Many people have questions about commissioning new pieces of music. On this page I’ve compiled a list of questions; some I have been asked directly, and others that I think are more universal. If you have any questions that are not answered here, feel free to and ask!
“Why should I commission new music when there’s so much classical music that already exists?”
One of the main reasons that all of that great music of the past exists is because it was commissioned. Patrons, performers, ensembles and performing arts organizations felt it was important to foster creation of music of their own time, by composers that had a firm grip on the pulse of their society. Commissioning music of our own time is just as important – considering the amount of music being performed that is not of our own time, it is perhaps even more important these days.
“I know 100 other composers that will compose music for me for free. Why should I pay for new music?”
There are many reasons to commission new music from a composer whose music you love. When you make an investment in the future of music, you can impress your own cultural and artistic values on that legacy (not to mention your name). In doing so, you will feel closer and more involved with the music, and your sense of personal pride with this music will be that much stronger. This is something you helped create, and will continue to help foster and grow, and share with the world. I also firmly believe in the old adage, you get what you pay for. Once you become a patron and advocate for music of your own time, you’ll want to help create more and more of it.
“Why should I commission new music – I don’t even like new music!”
This is the most free and diversified period in the history of music. If you don’t like the new music you’ve heard up to this point, don’t give up on it! The diversity of styles of music, even within classical music today, is staggering and eclipses any and all previous musical periods by a long way. If you don’t like what you’ve heard, I promise there is someone out there writing something that will blow your socks off – you just have to find them. Once you do, if you’re a performer, commission them – if you’re a listener, buy their music.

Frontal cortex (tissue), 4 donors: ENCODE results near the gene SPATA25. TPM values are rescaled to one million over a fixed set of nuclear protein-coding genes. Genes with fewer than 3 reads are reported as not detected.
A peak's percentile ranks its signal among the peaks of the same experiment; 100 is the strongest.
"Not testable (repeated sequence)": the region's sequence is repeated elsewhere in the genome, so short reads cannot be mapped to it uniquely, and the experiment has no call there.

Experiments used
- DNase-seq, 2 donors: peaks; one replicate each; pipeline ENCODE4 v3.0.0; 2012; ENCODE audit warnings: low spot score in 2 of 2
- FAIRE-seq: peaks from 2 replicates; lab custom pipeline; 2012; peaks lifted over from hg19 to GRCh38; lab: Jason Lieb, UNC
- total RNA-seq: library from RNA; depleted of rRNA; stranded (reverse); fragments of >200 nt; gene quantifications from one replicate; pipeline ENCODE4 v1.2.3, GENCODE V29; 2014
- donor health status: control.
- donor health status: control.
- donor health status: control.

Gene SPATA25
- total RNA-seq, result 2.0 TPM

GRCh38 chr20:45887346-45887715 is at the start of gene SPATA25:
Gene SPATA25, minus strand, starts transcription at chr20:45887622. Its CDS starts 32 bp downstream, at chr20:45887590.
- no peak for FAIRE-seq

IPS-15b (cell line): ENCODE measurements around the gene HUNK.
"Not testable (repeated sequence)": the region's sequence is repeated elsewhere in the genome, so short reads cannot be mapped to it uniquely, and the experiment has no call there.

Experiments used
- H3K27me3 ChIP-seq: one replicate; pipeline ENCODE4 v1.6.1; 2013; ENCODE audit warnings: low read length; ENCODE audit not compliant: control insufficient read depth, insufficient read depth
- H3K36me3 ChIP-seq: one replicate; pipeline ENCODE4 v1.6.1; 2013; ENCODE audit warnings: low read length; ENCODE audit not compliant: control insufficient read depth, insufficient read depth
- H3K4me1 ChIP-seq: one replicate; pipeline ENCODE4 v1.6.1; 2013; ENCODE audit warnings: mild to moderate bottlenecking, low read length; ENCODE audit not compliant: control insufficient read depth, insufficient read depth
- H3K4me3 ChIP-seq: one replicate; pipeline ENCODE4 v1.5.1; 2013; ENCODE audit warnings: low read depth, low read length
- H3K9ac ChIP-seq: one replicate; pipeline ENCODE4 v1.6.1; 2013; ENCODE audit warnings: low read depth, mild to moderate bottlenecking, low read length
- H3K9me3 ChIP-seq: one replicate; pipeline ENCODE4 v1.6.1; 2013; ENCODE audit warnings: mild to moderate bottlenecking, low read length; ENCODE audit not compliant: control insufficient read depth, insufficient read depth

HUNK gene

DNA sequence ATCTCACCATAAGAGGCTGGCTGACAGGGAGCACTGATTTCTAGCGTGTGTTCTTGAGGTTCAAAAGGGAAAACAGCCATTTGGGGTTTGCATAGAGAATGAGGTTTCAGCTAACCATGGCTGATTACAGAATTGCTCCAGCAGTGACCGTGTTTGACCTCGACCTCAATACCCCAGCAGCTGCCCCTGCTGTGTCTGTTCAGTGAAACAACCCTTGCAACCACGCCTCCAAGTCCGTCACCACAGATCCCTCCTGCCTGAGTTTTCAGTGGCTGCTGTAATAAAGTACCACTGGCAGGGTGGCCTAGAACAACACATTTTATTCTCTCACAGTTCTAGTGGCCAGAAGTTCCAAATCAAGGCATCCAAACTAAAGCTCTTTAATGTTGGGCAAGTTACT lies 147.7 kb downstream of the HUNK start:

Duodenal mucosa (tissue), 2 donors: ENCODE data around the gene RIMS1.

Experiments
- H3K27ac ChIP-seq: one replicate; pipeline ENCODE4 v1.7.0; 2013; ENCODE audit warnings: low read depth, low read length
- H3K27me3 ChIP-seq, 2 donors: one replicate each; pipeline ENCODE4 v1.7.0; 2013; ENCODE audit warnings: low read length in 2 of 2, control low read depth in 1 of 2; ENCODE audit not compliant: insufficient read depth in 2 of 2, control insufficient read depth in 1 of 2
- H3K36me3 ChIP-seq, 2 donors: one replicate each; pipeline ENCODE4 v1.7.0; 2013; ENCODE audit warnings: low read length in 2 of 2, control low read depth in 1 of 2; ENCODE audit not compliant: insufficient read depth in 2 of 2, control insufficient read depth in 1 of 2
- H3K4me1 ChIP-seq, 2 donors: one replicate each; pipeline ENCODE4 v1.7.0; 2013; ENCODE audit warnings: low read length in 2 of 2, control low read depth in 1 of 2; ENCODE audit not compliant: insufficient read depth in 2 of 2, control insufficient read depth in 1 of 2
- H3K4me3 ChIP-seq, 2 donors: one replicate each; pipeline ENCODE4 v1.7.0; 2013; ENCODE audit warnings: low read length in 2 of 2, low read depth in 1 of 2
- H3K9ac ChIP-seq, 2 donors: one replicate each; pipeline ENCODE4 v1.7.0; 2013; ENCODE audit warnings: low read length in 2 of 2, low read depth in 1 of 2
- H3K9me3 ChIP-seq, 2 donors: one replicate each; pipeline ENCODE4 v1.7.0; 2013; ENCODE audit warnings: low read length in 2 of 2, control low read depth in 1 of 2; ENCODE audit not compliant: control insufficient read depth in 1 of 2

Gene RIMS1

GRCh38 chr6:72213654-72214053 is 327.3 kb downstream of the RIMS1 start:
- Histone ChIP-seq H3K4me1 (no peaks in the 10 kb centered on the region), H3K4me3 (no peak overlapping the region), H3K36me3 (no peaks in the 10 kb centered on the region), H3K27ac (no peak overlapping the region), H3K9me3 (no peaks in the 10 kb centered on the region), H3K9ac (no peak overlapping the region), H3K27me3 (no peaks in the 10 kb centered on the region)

“How much does it cost to commission a new piece of music?”
The organization Meet the Composer has published a general guideline on the commissioning of music. It can be viewed here. However, the budget of an individual can differ greatly from the budget of a large performing arts organization, so this guide should be taken as a general idea. Fees can be suited to the individual budget of the commissioner.
One great way to commission is to gather a group of individuals, performers/ensembles or organizations and do a joint commission. All parties would share the music, and can work with the composer to set up multiple premiers and community events.
“So, I’m a performer and I want to commission a piece. How much say do I get in the creative process?”
Personally, I love the collaborative process, and I like the commissioner to be as involved with the creation of the piece as possible. This can be, for example, picking out text for song settings, or specifying a mood or emotion. It can also be specifying overall length, number of movements, instrumentation, etc. One thing most composers would not want to hear would be something like, “Can you write me a piece that sounds like Philip Glass?” It’s important to remember that you are commissioning the composer for their music. If you want the music of another composer, you should commission that composer.